• Senior US senators back arming Syrian rebels
• US general urges caution over intervention in Syria and Iran
• Conflicting accounts of the killing of judicial officials in Idlib
12.04pm: Razan Ghazzawi, the prominent Syrian blogger who wasarrested last week has now been released along with five other women, AFP reports. However, their questioning continues and they are required to report to the police every day.
They were among a group of 14 activists detained on Thursday when security forces raided the Syrian Centre for Media and Freedom of Expression in Damascus.
AP provides further confirmation of a troop build-up in Homs:
A Syria-based activist says three columns of army reinforcements including tanks are heading toward the restive central city of Homs.
Mustafa Osso says the regime appears to be preparing to storm rebel-held neighborhoods in the city before a referendum is held 23 February on a new constitution.
Osso told The Associated Press Monday he does not think the regime will be able to retake Homs through military force as residents plan to fight until "the last person."
Yemen's one-candidate presidential election.
An explosion damaged a polling station in Aden this morning, just 24 hours before voting starts in
"The explosion caused a big hole in the building's wall and shattered the windows of nearby houses," an official told Reuters.
No casualties have been reported from the blast but gunfire was heard in the same area shortly afterwards. One soldier is said to have been killed and another injured in that incident.
Bahrain has seen a 40% drop in tourism revenue over the last year, according to Nabeel Kanoo of the Bahrain Chamber of Commerce and Industry.
Before the trouble broke out, around 70 cruise ships visited the kingdom every season but since then the total has more than halved. Each cruise visit is estimated to be worth $300,000 to Bahrain's economy.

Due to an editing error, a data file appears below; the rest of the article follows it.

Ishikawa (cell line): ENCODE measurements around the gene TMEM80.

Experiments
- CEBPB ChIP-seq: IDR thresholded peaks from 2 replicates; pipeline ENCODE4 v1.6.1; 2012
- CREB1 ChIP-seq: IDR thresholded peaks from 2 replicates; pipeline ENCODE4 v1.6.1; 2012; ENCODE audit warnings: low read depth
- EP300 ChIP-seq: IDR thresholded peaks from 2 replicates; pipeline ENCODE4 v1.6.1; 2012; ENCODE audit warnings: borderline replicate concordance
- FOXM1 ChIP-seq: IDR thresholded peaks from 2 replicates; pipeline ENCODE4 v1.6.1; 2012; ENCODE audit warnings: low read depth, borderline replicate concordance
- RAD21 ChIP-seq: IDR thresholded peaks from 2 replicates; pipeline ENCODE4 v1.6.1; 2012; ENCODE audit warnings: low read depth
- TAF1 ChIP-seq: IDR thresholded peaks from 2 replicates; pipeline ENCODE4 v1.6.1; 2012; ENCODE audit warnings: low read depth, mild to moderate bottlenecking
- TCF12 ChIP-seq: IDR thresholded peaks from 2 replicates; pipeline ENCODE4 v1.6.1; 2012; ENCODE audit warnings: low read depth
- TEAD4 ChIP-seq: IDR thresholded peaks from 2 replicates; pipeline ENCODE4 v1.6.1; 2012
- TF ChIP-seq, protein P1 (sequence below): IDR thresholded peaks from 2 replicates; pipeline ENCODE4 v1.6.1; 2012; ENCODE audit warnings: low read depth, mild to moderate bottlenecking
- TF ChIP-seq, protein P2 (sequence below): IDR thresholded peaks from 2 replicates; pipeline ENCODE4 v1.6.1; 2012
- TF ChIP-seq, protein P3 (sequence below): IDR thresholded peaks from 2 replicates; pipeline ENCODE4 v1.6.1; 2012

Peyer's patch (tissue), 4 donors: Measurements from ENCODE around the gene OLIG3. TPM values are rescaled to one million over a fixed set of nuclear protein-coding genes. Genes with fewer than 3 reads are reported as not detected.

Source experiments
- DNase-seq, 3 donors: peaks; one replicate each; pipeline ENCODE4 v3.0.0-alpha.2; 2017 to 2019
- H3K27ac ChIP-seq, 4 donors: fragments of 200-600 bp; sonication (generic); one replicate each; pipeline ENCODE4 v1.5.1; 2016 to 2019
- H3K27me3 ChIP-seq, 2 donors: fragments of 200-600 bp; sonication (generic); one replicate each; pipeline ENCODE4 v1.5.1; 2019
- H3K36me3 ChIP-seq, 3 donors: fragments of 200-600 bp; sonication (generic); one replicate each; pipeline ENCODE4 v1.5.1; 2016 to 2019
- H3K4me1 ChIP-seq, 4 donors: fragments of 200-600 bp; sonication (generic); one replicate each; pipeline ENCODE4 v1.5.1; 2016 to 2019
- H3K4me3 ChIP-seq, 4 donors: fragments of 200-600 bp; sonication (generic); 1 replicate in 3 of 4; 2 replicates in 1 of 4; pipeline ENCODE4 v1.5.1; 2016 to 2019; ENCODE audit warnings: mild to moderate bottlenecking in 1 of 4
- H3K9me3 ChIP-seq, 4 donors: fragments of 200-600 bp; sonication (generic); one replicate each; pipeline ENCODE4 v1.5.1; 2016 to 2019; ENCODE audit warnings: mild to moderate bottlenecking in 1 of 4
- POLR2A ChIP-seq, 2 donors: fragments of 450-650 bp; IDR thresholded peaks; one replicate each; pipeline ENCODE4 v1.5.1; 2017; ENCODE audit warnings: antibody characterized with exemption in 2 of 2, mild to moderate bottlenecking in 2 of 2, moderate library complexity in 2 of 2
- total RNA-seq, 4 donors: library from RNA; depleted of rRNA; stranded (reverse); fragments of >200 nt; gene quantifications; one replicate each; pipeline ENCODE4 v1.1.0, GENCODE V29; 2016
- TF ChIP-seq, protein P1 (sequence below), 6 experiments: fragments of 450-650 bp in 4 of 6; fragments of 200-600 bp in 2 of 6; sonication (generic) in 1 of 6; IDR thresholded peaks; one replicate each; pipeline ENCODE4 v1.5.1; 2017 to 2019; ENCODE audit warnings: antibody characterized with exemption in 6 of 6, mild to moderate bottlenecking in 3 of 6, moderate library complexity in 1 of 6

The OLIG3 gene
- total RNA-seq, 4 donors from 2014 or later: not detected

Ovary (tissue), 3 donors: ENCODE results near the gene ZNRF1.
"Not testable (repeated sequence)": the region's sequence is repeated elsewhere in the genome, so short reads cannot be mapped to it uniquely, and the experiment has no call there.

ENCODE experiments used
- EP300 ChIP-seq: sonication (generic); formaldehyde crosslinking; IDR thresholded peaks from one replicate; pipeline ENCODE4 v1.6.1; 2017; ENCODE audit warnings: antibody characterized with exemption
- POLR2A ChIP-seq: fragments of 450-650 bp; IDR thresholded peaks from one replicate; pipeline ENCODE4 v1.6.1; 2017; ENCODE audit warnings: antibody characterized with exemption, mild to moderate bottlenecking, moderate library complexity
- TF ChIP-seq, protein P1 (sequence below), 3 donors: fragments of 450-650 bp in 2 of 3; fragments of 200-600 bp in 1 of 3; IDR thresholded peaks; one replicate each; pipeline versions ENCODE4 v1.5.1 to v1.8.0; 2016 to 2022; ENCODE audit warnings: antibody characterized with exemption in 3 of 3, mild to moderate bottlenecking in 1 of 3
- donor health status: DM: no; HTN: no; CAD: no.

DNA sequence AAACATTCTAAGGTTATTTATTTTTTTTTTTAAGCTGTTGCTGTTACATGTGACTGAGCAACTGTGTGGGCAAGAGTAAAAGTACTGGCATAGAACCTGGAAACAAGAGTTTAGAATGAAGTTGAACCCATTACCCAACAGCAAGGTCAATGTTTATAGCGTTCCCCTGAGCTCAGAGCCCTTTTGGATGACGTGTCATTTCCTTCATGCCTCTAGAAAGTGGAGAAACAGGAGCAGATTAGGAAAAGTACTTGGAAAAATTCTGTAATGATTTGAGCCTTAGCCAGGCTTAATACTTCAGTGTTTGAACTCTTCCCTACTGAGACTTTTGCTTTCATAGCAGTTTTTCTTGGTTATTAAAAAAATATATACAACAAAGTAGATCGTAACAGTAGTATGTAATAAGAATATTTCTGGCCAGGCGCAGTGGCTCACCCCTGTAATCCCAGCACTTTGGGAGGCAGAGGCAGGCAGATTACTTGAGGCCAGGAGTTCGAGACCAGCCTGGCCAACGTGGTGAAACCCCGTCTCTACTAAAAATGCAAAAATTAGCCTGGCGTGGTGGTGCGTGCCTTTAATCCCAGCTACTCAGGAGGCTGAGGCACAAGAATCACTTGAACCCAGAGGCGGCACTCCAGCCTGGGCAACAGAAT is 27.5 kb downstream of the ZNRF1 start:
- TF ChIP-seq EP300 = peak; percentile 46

Kanoo blamed the cancellations on "continuous media misinformation" by foreign news organisations and called on Bahrain to step up its public relations effort.
"The old suq, the gold trade, taxi drivers, travel agencies and operators as well as traders have been bearing the brunt of the disturbances," he said.
controversial Grand Prix due to be held in April.
The government of Bahrain seems desperately eager to drum up business for the
The race has twice been postponed because of political unrest and to encourage customers Bahrain's Information Affairs Authority has sent out an email offering a 15% discount on tickets. It enthuses:
Off the race track, there will be plenty of recreational activities for people of all ages throughout the three-day Grand Prix weekend ... all of them will contribute to the lively and engaging family friendly atmosphere here at Bahrain International Circuit.
Also adding to the jovial mood will be stilt walkers, street performers, buskers, balloon modellers, magicians and caricaturists who will be interacting with the large crowds; while a special Extreme Area will be set up for those wishing to test their limits and experience an extreme ride ...
And, hopefully, not a cloud of teargas in sight.
There are renewed fears of a Syrian army ground invasion into opposition strongholds in Homs after the arrival of infantry troops,AFP reports.
"Infantry troops arrived yesterday (Sunday) in Homs," Rami Abdel Rahman, head of the Britain-based Syrian Observatory for Human Rights, told Agence France Presse on the phone Monday.
A Homs-based activist voiced fears of an imminent attack on Baba Amr, the main rebel stronghold in the central city, speaking of "unprecedented military reinforcements coming from Damascus."
"News has been leaked to us from army officers about a bloody attack that will burn everything in Baba Amr," Hadi Abdullah of the General Commission of the Syrian Revolution said on Sunday.
"We were expecting the attack two nights ago, but it could have been just delayed because of the snowstorm," he said.
Activists claim the bombardment of Baba Amr has continued for a 17th day.
New video purports to show artillery shelling against the area.
John Brennan, the US counterterrorism chief, has been visiting Yemen ahead of Tuesday's one-candidate presidential "election". Yesterday he gave a briefing to journalists in Sana'a.
It's clear the US is now heavily engaged in orchestrating a political transition along the lines set out in the Gulf Cooperation Council's plan – which the outgoing president, Ali Abdullah Saleh, reluctantly signed last November.
At yesterday's briefing, Brennan talked enthusiastically about the road ahead and transition "through the ballot box" (skimming over the fact that there is only one name on the ballot paper):
Yemen is on the eve of a historic milestone – the election of a new president. Of all the countries in the Middle East that have been affected by the so-called Arab Spring, Yemen has demonstrated that it can transition from the past to the future through the ballot box. Although there have been some difficulties in getting to this point, the Yemeni people should be very, very proud of this moment.